Lake St. Louis – A developer’s vision for a sports-focused development is making waves in Lake St. Louis.
Developer Jeffrey Parrish’s Course will transform 3 acres next to the outdoor mall into a pickle ball court, seasonal ice skating rink, virtual motion simulator, themed playground, wading pool, 18-hole mini court. Golf course, outdoor amphitheatre, two-story banquet center, and two-story restaurant with rooftop views of the complex.
“This project is unique not only in the St. Louis area, but probably in the entire country,” Parrish said after Thursday’s meeting of the Lake St. Louis Planning and Zoning Commission.
The committee recommended that the city’s council of aldermen approve Parrish’s request for a special use permit and his proposed site plan.
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A committee of city councilors will vote on the development at its July 17 meeting.
Under the proposal, the city would retain ownership of the pickleball field, ice rink, playground, gazebo and paddling pool. Parrish will own the amphitheater, restaurant, banquet center, miniature golf course and other parts of the development.
The development is adjacent to The Meadows Mall, long considered the “downtown” of Lake St. Louis. The former retail center includes apartments, health care offices, a fitness center and government offices.
Lake St. Louis Mayor Jason Law said the city and Parrish are still fine-tuning the development agreement, but the city expects to spend $3.5 million to $4 million on its portion.
“It’s very exciting to have this kind of development in a city like ours because it’s almost impossible for a city our size to build something like this without using a lot of taxpayer money,” Law said. “This agreement Gives us the opportunity to enjoy these amenities in our community while saving taxpayers money.”
Parrish said he was unsure how much some of his projects would cost, given supply chain issues and construction delays.
The first phase of the development, which includes three pickleball courts and a covered ice rink, is tentatively scheduled to open late this winter.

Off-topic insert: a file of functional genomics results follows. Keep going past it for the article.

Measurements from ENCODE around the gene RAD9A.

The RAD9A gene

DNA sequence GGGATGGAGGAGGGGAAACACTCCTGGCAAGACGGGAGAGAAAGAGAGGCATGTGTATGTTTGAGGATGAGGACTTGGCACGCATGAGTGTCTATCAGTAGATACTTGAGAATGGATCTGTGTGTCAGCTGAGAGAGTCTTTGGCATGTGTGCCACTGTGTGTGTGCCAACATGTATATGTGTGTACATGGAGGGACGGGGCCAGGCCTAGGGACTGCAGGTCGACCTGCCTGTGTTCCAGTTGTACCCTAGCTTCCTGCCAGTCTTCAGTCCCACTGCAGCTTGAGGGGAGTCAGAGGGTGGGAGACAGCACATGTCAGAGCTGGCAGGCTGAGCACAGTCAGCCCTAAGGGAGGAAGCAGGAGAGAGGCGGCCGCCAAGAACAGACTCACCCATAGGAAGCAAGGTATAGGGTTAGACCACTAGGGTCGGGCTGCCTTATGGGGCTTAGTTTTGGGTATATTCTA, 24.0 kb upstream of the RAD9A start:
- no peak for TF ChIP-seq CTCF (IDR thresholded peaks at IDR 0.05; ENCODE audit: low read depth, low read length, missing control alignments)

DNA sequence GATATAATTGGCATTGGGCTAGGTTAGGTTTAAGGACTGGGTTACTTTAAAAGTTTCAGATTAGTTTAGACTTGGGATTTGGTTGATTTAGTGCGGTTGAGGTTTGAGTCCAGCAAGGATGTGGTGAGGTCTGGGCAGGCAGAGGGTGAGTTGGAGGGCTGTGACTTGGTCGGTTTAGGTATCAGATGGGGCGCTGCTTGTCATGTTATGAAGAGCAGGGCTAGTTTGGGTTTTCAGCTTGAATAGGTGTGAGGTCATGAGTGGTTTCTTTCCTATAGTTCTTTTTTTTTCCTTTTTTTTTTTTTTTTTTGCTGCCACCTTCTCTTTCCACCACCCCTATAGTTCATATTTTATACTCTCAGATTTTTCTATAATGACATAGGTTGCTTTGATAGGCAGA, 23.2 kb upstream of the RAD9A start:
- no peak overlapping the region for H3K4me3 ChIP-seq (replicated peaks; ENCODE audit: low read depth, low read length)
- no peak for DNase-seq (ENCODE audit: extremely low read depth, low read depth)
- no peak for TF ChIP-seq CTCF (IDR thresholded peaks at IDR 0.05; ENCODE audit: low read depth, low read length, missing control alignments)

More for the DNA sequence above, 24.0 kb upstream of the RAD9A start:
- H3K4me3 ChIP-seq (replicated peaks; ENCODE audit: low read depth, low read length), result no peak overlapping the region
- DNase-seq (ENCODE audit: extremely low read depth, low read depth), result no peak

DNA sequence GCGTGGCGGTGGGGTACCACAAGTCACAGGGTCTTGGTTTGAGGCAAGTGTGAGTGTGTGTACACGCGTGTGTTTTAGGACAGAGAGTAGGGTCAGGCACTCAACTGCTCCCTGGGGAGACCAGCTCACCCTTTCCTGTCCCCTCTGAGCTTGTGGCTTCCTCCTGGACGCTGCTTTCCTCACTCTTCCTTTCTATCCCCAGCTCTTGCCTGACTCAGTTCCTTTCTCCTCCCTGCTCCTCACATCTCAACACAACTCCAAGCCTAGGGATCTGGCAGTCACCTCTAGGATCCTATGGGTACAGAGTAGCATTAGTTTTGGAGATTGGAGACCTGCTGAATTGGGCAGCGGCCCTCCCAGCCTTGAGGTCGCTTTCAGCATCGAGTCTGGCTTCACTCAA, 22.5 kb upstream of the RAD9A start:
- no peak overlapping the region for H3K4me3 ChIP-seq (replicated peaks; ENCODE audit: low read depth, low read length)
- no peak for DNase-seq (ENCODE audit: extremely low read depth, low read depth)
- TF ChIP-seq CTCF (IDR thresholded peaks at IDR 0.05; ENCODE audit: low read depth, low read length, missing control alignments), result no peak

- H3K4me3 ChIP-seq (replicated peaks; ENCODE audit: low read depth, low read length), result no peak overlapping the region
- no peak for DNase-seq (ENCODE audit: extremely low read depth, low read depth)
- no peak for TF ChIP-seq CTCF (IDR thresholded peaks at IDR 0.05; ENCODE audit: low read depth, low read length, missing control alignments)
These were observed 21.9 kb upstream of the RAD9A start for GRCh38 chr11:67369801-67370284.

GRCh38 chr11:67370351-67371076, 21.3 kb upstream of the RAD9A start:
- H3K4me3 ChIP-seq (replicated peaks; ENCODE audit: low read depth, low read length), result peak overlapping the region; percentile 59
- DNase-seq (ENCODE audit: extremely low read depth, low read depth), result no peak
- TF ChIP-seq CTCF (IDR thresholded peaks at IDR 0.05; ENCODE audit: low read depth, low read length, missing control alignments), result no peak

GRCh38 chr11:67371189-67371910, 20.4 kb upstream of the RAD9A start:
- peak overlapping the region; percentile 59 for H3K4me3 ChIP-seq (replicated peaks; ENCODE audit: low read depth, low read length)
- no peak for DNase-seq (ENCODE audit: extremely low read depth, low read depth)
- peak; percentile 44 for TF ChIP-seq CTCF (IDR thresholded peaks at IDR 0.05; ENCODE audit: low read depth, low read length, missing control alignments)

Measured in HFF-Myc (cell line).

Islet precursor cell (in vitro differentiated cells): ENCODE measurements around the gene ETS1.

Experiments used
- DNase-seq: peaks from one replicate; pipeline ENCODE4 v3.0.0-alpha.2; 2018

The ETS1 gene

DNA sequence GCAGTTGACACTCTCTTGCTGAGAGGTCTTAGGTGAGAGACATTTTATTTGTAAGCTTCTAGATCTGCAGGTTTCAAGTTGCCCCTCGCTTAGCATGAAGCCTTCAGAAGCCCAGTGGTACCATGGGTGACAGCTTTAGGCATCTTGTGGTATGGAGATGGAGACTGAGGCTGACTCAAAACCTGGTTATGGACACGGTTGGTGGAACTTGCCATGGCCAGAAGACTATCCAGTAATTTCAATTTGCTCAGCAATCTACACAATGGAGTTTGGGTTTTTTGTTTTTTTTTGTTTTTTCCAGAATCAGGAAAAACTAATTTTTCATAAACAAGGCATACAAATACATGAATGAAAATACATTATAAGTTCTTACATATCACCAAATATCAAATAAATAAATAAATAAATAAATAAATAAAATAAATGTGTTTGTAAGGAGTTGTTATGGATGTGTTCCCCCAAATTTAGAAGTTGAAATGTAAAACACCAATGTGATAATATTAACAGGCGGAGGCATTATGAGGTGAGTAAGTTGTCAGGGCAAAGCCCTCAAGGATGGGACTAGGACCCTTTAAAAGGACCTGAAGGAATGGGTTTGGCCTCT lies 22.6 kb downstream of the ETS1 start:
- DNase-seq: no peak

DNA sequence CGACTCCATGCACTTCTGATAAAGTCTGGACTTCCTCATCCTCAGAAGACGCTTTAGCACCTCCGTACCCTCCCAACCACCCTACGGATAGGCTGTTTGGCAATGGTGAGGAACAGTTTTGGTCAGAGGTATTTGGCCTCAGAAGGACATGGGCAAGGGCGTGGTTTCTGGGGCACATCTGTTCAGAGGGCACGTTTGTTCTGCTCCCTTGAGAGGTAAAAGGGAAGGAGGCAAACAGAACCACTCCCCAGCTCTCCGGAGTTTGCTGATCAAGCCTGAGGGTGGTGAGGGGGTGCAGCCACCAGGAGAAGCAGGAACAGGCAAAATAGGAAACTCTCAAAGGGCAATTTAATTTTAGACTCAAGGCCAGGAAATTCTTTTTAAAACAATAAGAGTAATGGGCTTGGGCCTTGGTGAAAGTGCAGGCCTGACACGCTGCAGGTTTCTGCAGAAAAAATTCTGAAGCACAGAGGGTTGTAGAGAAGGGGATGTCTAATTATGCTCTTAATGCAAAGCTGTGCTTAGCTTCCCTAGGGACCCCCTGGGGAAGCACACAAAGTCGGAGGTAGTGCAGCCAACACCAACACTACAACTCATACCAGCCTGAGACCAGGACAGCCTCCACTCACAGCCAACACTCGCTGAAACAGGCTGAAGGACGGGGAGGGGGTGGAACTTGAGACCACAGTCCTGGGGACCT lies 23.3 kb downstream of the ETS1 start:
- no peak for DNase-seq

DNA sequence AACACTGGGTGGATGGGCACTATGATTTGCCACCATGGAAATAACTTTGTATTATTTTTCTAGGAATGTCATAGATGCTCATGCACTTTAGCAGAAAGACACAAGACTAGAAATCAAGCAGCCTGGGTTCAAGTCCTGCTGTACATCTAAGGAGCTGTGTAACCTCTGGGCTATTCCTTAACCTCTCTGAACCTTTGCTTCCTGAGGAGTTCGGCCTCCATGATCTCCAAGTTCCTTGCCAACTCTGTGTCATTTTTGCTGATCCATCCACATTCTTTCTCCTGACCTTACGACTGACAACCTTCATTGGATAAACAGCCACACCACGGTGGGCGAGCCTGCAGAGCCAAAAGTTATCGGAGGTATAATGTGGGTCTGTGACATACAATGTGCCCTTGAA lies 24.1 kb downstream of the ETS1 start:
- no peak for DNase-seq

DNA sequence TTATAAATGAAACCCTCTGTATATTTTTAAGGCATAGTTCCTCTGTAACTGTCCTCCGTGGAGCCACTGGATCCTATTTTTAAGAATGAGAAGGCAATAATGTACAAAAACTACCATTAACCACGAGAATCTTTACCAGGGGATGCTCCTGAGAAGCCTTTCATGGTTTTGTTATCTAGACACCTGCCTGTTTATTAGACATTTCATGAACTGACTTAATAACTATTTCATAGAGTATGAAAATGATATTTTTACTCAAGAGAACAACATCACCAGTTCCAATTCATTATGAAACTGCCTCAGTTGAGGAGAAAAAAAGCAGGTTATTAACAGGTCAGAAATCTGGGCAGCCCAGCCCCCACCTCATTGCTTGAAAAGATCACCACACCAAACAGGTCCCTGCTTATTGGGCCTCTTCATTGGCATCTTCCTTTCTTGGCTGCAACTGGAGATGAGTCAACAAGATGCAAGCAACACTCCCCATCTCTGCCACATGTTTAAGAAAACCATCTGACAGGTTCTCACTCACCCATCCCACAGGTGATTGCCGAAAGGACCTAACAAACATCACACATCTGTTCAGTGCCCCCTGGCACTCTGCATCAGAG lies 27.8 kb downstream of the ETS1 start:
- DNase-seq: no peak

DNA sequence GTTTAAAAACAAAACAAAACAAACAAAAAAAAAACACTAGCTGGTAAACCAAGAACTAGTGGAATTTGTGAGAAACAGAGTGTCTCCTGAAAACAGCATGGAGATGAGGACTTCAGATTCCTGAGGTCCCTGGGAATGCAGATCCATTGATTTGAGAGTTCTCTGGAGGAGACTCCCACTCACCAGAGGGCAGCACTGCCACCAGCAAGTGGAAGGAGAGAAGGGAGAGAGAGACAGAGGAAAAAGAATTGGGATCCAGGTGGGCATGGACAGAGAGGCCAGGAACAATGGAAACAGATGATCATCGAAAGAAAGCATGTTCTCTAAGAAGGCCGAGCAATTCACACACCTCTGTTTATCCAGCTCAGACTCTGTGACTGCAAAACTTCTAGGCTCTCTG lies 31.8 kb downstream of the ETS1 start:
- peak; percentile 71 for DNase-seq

Parrish said he hopes to have the second phase, which includes a miniature golf course, a 4,400-square-foot banquet center, restaurants and an amphitheater, open by the end of 2024.
“With all the challenges with the supply chain, everyone is guessing right now,” Parrish said of the construction timeline.
He said he wanted to start site preparations “immediately” if the council of city councilors approves his request later this month.
During his presentation to the zoning board, Parrish was asked for more details, including whether he would make room for the popular Lake St. Louis Farmers Market.
Parrish said the farmers market will be able to use the parking lot in the development.
He also said the two-story restaurant would be an “upscale but casual restaurant” and include a children’s menu. The banquet center is planned for approximately 150 people and can be used for private events such as corporate retreats and weddings.
Parrish said details of the outdoor amphitheater are still in flux, though he envisions ticketed performances and public music performances on site.
“I think the general vibe we want is that this is going to be a place where people come to hear local bands,” Parrish said.
After hearing Parrish’s presentation, Lowe said Lake St. Louis residents will be eager to see how the development progresses.
“This park is a perfect fit for our plan to make the Meadows a vibrant part of our community,” Law said. “We’ve certainly seen malls go through a lot of changes and I think it would be really beneficial to have something there that appeals to families and people of all ages.”